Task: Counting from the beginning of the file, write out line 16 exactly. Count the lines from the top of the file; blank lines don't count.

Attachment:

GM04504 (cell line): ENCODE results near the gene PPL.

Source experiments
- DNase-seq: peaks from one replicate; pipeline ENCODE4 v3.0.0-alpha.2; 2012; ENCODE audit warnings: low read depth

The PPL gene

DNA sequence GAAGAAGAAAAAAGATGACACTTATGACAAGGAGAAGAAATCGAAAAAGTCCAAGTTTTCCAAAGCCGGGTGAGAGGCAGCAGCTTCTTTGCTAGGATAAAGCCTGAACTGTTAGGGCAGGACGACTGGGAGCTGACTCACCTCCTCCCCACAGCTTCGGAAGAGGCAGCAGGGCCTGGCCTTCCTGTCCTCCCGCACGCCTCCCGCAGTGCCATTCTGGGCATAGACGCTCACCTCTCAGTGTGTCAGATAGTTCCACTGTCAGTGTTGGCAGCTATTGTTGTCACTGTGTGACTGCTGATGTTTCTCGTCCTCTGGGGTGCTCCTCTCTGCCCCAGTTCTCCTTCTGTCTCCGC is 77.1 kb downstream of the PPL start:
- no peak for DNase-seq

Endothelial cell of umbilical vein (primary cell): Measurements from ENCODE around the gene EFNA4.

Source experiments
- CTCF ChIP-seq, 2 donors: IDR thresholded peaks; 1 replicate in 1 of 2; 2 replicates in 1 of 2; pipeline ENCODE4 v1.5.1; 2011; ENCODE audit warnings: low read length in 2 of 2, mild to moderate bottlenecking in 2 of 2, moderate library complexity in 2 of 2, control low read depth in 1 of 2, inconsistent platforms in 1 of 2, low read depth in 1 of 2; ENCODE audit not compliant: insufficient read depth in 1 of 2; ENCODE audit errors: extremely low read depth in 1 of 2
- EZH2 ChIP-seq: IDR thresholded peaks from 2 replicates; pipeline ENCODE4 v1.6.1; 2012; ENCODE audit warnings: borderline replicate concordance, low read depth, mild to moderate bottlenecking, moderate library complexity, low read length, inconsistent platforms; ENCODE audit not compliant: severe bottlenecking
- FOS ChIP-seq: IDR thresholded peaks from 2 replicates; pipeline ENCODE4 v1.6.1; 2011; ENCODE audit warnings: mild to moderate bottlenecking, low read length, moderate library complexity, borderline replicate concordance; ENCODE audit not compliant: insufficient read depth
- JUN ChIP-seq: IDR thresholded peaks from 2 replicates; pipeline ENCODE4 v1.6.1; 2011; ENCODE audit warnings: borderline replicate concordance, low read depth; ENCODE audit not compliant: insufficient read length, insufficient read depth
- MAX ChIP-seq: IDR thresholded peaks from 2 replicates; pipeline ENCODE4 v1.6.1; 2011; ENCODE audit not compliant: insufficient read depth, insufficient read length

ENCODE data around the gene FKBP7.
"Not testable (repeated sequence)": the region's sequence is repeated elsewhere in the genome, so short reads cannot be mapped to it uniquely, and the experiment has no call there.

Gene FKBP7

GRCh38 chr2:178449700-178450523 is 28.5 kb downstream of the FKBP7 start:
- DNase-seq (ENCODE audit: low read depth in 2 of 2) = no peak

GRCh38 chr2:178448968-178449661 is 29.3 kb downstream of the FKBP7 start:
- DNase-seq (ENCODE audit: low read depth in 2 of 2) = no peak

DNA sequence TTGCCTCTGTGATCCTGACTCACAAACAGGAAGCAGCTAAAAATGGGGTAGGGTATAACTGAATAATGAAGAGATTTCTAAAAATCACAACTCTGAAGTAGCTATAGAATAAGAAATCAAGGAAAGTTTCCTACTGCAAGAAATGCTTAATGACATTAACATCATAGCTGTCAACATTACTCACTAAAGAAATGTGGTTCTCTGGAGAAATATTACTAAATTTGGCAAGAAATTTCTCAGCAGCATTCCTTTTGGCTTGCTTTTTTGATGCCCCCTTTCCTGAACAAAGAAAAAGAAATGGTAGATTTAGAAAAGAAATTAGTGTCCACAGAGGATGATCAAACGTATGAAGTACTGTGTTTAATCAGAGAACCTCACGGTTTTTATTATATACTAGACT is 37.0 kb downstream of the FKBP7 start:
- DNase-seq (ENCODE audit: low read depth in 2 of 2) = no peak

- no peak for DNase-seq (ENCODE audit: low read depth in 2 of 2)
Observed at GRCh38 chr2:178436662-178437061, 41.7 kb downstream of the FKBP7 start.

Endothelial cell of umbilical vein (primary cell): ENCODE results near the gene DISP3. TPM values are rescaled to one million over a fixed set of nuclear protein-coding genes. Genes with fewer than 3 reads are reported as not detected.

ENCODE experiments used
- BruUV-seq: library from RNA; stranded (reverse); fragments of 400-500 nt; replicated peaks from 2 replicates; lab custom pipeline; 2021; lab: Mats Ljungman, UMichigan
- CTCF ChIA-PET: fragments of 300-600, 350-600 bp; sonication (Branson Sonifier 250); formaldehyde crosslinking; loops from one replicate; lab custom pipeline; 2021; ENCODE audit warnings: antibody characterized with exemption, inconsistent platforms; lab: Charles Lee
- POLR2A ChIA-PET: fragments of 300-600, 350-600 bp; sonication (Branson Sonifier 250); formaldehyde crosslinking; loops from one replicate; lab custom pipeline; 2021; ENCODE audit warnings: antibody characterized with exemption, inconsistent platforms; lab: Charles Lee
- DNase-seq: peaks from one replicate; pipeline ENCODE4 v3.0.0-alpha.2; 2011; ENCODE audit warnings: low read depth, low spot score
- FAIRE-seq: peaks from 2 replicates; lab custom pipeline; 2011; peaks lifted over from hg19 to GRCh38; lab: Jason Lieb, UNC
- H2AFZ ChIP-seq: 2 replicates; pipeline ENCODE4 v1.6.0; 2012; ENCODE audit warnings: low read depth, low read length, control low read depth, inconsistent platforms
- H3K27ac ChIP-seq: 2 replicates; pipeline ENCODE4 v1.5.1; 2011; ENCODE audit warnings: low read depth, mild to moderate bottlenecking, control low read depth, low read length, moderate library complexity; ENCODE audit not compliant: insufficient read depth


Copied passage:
Gene FKBP7